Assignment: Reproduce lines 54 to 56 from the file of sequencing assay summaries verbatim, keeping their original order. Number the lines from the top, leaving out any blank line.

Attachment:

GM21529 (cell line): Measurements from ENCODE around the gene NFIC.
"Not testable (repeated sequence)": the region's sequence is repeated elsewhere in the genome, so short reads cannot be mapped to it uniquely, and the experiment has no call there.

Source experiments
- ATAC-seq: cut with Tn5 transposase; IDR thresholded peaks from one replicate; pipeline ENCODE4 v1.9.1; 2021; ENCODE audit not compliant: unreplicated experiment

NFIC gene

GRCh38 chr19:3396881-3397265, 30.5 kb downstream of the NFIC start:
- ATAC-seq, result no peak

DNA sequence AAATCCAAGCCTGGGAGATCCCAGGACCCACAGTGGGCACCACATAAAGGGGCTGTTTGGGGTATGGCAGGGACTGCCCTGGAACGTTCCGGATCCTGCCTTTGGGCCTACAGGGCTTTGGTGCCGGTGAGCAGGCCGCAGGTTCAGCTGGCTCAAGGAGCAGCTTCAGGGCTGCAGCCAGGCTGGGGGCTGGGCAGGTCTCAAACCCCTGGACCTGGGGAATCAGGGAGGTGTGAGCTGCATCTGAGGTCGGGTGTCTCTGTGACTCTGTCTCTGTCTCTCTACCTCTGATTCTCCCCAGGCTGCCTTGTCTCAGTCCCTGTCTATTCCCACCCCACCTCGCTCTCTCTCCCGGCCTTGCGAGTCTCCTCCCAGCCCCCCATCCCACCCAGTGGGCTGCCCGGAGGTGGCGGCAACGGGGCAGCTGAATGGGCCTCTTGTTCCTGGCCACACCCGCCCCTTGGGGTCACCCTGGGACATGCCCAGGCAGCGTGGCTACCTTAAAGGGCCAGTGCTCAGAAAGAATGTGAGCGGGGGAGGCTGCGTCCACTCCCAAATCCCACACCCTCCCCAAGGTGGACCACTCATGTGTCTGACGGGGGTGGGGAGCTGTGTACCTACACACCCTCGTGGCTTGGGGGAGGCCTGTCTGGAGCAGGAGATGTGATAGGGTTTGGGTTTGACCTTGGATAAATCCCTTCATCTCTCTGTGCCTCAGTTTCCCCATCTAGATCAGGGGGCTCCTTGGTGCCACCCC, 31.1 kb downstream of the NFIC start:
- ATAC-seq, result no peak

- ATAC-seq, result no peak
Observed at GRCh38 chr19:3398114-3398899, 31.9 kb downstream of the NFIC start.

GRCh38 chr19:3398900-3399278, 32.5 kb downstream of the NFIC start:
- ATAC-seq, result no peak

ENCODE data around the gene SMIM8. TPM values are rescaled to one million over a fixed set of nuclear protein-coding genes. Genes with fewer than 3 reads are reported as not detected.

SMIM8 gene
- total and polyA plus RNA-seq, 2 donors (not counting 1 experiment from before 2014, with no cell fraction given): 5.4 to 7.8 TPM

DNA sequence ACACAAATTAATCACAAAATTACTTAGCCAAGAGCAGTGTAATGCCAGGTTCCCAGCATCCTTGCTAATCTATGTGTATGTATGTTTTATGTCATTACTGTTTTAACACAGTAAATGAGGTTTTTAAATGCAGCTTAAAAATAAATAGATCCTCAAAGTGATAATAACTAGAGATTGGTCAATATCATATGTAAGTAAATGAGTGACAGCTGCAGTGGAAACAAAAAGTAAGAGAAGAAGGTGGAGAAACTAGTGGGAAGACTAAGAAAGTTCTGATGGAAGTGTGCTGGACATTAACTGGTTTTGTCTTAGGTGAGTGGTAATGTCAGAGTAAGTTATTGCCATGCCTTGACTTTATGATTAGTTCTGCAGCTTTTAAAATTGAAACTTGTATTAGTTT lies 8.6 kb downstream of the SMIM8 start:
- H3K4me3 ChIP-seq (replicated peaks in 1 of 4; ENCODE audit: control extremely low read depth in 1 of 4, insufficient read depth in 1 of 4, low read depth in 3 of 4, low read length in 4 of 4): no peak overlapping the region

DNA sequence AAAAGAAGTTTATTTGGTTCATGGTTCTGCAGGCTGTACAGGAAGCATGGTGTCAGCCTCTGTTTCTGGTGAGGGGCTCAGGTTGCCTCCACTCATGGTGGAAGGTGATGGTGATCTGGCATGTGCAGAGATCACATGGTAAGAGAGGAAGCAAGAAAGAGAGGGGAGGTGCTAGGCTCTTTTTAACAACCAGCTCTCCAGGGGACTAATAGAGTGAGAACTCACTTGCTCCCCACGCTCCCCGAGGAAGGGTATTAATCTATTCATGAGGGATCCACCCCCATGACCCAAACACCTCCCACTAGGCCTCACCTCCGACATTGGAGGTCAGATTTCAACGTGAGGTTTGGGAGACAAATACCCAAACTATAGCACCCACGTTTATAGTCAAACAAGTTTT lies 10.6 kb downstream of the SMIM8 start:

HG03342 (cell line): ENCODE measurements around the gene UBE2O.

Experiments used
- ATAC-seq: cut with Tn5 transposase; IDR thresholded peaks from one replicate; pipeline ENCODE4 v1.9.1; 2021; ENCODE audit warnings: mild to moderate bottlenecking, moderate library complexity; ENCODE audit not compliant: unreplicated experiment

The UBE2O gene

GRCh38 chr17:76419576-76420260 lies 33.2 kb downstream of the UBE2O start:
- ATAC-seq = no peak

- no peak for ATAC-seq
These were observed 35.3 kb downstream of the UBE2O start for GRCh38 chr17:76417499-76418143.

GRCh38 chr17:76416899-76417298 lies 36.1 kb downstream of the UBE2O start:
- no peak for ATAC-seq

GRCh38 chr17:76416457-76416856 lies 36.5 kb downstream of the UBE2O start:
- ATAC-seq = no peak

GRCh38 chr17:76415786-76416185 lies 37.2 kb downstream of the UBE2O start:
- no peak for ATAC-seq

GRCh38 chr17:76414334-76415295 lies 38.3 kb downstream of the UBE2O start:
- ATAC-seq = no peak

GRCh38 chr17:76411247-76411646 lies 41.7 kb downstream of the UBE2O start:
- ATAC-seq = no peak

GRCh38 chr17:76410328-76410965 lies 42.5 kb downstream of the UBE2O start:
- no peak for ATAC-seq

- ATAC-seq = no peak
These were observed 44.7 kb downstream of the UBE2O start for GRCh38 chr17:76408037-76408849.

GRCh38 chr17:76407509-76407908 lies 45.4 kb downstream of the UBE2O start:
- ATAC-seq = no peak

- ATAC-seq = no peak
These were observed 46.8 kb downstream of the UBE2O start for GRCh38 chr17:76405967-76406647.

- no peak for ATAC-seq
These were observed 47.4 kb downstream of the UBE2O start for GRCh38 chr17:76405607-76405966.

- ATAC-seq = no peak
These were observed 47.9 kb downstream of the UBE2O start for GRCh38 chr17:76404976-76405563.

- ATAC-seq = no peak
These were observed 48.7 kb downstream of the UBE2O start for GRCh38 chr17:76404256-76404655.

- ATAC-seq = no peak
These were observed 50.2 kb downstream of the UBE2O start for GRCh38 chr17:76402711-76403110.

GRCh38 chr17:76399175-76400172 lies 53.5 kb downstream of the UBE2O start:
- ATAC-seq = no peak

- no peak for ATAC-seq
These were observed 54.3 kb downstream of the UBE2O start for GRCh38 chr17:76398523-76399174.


GRCh38 chr17:76399175-76400172 lies 53.5 kb downstream of the UBE2O start:
- ATAC-seq = no peak

- no peak for ATAC-seq